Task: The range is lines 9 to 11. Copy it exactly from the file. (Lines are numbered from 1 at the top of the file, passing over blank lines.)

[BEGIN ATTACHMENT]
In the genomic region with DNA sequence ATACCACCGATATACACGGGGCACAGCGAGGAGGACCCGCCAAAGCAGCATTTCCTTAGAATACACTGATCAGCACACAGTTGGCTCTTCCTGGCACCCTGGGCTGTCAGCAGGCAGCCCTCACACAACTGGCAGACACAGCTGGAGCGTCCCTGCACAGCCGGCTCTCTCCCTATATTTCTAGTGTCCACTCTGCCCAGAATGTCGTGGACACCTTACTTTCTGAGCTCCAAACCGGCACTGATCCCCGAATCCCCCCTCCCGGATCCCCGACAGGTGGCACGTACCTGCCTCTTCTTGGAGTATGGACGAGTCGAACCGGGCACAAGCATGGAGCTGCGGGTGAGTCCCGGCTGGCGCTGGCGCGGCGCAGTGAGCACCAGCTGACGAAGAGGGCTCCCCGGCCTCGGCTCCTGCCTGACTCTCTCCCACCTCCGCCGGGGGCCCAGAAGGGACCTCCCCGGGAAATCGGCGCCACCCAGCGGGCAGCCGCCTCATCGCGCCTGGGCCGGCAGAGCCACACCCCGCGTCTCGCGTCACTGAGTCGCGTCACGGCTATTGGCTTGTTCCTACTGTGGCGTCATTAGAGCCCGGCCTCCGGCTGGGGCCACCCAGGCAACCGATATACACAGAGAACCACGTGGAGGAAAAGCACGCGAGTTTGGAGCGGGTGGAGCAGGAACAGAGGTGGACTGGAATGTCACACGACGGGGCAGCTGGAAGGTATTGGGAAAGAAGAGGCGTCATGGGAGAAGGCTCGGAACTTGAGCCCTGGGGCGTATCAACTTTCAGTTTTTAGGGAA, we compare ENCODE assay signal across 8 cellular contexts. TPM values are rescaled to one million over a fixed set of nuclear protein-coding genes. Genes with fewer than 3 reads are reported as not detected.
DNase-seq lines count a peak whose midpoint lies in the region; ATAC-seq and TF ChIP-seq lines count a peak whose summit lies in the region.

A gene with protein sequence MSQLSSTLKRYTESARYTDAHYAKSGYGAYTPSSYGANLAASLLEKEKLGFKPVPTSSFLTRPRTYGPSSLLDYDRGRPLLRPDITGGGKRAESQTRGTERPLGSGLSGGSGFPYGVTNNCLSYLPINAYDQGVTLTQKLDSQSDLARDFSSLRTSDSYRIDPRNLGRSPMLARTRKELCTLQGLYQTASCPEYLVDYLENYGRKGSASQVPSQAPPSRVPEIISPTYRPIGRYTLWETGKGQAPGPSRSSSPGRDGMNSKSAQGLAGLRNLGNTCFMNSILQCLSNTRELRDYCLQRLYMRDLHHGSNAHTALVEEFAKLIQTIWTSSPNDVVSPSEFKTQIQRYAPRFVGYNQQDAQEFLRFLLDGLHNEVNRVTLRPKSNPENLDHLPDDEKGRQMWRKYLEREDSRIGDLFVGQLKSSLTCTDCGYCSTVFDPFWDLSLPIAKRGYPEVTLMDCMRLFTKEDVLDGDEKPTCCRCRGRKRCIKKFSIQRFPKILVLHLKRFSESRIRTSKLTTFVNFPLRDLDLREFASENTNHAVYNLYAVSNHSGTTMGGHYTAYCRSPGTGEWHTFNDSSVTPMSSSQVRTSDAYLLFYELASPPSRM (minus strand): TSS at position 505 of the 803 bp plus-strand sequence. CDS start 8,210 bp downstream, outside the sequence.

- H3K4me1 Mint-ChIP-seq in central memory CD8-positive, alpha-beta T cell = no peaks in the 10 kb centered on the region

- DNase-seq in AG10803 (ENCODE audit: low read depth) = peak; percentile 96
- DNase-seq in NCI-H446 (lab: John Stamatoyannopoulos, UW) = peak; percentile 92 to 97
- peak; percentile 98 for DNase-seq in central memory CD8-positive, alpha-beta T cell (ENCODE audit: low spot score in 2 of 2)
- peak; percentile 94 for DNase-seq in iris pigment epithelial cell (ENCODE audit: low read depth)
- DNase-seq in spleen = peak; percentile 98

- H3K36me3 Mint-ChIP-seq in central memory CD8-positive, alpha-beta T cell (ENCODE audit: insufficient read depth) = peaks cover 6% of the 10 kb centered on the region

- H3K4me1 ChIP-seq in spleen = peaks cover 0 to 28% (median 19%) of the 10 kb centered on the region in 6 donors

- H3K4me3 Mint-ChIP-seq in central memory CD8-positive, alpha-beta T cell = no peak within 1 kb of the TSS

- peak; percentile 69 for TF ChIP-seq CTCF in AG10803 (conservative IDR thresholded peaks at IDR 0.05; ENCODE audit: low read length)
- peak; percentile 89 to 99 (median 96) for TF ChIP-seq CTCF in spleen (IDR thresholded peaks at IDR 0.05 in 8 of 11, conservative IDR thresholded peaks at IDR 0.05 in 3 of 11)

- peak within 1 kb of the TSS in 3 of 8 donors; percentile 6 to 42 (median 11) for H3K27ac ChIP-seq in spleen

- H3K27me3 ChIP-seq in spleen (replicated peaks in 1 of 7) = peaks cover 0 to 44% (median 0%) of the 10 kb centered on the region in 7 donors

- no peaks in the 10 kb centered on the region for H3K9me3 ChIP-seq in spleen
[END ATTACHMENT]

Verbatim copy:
- DNase-seq in spleen = peak; percentile 98

- H3K36me3 Mint-ChIP-seq in central memory CD8-positive, alpha-beta T cell (ENCODE audit: insufficient read depth) = peaks cover 6% of the 10 kb centered on the region

- H3K4me1 ChIP-seq in spleen = peaks cover 0 to 28% (median 19%) of the 10 kb centered on the region in 6 donors